Deductions will be allowed for the cost of extracting resources and getting them to the taxing point, but not for the following types of expenditure:

  • payments of interest and financing costs, including the cost of issuing shares, the repayment of equity, the payment of dividends, and financial hedging costs;
  • payments to acquire an interest in an existing exploration permit, retention lease, development licence, production licence, pipeline licence or access authority;
  • payments to acquire interests in projects subject to the RSPT; and
  • payments of income tax or GST.[10]

The main implication for existing projects is that if they are very profitable, they will pay more tax under the RSPT, and if they are in a net loss position they will not have to pay any RSPT. In particular, the government maintains that ‘no project that was profitable under the royalty system will become unprofitable because of the RSPT’.[11]

However, specific details—such as the ‘taxing point’ of these super profits—are still unclear. The Government has committed to an extensive consultation period in order to determine the design of the tax in discussion with industry:

There will be a period in excess of two years between announcement and commencement of the scheme, which will allow for extensive consultation on the details of the system and ensure technical design is settled before commencement.[12]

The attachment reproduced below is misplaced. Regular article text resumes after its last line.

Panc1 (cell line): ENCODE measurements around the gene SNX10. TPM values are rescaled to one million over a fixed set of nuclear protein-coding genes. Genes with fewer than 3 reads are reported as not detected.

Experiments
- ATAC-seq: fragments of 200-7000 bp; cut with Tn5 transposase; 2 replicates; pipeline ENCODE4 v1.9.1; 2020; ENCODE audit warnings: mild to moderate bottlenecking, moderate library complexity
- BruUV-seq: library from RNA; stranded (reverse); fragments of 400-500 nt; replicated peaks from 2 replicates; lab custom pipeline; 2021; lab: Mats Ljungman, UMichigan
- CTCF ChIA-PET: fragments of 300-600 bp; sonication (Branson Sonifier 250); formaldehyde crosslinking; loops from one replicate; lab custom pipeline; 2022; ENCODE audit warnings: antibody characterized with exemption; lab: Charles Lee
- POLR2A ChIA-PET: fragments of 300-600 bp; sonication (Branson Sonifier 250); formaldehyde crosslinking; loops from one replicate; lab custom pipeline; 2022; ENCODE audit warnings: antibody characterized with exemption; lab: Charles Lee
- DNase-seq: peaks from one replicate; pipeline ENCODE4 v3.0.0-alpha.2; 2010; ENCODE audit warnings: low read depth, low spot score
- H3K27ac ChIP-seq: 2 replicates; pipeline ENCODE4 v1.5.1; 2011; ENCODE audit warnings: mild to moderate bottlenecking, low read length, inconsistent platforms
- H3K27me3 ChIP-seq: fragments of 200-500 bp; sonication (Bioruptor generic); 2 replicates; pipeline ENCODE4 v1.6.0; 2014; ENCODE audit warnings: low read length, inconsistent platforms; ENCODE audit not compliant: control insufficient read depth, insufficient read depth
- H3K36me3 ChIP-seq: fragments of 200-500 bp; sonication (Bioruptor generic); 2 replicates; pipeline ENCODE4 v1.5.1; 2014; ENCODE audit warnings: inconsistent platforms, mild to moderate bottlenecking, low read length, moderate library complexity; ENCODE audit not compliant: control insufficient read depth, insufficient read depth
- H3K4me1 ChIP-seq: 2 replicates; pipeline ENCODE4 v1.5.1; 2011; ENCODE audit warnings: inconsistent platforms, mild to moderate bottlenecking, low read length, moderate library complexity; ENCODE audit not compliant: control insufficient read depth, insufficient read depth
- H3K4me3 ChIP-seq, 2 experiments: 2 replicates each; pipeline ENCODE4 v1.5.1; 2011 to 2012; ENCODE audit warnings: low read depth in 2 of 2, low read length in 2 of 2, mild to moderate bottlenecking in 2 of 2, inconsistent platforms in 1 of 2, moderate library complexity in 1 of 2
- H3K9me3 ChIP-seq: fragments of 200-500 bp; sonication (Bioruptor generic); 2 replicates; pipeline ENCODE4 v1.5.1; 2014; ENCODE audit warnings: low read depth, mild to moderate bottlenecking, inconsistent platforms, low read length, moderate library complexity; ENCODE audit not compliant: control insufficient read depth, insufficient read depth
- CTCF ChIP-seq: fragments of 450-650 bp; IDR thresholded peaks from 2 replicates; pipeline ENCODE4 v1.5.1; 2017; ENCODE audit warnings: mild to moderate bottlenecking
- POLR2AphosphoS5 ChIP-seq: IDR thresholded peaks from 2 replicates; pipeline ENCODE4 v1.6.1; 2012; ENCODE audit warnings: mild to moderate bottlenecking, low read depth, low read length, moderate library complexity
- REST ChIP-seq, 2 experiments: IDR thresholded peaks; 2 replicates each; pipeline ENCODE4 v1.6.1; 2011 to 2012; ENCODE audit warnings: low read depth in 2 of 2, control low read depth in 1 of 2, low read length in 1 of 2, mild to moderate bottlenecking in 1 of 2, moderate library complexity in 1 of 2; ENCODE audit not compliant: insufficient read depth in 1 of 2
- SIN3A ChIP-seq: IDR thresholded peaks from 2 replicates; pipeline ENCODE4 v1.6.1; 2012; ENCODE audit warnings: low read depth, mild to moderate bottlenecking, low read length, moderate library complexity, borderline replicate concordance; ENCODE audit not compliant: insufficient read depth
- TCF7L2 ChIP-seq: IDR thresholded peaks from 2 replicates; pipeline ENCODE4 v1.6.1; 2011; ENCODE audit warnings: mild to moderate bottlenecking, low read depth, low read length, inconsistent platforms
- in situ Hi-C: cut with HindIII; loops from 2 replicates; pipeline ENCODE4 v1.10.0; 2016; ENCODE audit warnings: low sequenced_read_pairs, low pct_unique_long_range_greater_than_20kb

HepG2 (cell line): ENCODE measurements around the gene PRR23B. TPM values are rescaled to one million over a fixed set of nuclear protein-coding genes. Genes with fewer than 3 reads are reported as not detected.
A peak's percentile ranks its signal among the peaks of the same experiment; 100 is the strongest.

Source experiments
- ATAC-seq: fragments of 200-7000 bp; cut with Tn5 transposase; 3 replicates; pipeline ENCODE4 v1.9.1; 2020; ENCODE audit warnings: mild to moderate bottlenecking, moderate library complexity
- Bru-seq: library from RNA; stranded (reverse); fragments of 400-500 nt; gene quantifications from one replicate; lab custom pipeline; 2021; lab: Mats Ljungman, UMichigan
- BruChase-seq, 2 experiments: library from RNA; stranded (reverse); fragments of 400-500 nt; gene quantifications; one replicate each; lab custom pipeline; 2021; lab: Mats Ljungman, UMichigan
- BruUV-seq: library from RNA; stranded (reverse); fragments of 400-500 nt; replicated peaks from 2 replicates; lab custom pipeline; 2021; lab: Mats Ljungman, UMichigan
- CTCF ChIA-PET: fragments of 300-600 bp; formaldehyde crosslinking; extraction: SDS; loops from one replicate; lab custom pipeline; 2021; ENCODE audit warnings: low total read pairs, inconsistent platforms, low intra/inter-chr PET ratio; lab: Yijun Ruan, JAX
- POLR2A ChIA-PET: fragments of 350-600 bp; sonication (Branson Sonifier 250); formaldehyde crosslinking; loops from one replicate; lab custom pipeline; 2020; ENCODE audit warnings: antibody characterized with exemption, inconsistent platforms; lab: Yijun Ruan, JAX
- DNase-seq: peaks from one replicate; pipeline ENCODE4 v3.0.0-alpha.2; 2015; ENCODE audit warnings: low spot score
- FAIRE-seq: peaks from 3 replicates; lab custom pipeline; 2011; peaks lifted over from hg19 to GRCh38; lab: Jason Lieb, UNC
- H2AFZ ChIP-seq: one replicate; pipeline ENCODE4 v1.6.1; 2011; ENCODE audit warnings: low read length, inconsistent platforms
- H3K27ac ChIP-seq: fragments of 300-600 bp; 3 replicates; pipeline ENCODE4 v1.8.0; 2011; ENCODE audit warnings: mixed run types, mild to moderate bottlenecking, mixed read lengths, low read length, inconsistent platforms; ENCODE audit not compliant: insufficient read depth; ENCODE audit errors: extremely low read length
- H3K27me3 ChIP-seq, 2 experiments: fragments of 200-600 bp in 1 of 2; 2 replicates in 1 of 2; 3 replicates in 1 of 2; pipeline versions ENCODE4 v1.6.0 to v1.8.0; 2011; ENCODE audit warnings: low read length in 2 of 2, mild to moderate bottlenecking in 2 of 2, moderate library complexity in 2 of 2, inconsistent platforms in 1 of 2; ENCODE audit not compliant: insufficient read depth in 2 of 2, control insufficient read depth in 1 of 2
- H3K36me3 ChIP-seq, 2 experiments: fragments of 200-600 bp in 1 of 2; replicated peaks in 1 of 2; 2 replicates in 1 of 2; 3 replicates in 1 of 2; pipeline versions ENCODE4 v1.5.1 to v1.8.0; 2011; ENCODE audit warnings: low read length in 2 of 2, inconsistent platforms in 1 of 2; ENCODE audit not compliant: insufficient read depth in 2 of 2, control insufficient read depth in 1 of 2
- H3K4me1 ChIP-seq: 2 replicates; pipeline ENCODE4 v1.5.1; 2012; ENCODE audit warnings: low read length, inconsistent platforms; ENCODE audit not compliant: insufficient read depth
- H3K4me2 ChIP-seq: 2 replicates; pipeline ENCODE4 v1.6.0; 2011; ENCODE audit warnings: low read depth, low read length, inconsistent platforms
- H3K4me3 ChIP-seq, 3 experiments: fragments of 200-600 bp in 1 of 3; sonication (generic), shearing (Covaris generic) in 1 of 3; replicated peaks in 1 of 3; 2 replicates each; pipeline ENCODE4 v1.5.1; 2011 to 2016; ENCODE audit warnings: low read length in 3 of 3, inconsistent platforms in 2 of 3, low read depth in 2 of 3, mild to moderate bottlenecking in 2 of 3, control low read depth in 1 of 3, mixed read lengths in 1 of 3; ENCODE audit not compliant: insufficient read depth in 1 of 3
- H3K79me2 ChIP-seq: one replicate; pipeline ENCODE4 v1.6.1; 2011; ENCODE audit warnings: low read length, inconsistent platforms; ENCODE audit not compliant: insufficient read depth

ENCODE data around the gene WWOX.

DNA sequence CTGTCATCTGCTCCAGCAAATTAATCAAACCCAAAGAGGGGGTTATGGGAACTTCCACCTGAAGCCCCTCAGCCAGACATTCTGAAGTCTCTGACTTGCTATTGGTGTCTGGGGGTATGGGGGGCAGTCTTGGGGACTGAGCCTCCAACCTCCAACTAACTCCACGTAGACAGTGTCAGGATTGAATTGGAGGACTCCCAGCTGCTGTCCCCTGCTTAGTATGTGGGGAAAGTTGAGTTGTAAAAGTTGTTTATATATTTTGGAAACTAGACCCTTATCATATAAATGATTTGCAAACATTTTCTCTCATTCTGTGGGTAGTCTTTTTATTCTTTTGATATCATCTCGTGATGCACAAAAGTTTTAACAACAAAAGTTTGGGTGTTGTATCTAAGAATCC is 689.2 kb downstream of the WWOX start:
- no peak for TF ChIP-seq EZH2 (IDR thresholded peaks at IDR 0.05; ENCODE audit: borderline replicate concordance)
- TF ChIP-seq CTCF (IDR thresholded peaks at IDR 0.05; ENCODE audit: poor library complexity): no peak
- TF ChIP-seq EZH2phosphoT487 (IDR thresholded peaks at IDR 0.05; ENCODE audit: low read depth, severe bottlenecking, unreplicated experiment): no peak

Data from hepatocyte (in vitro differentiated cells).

The consultation period will cover, inter alia:

  • the need for exemptions from the RSPT (for example, in respect of low value minerals or micro businesses)
  • the basis on which deductible costs will be refundable (for example, when an entity exits the resource sector)
  • arrangements for projects covered under the PRRT to irrevocably elect into the RSPT
  • the design of the transitional arrangements into the RSPT and
  • establishing a methodology for taxing super profits (especially those methodologies for establishing taxing point values where arm’s length prices occur downstream of the taxing point).[13]

Consultation will include the announcement paper (which was released on 2 May 2010), an issues paper to be released in July 2010, the final design paper to be published in late 2010, and exposure draft legislation to be released in mid-2011.[14] Initial consultations based on the announcement paper are scheduled to start in Sydney on 24 May 2010 and end in Adelaide on 11 June 2010.[15]

The current arrangements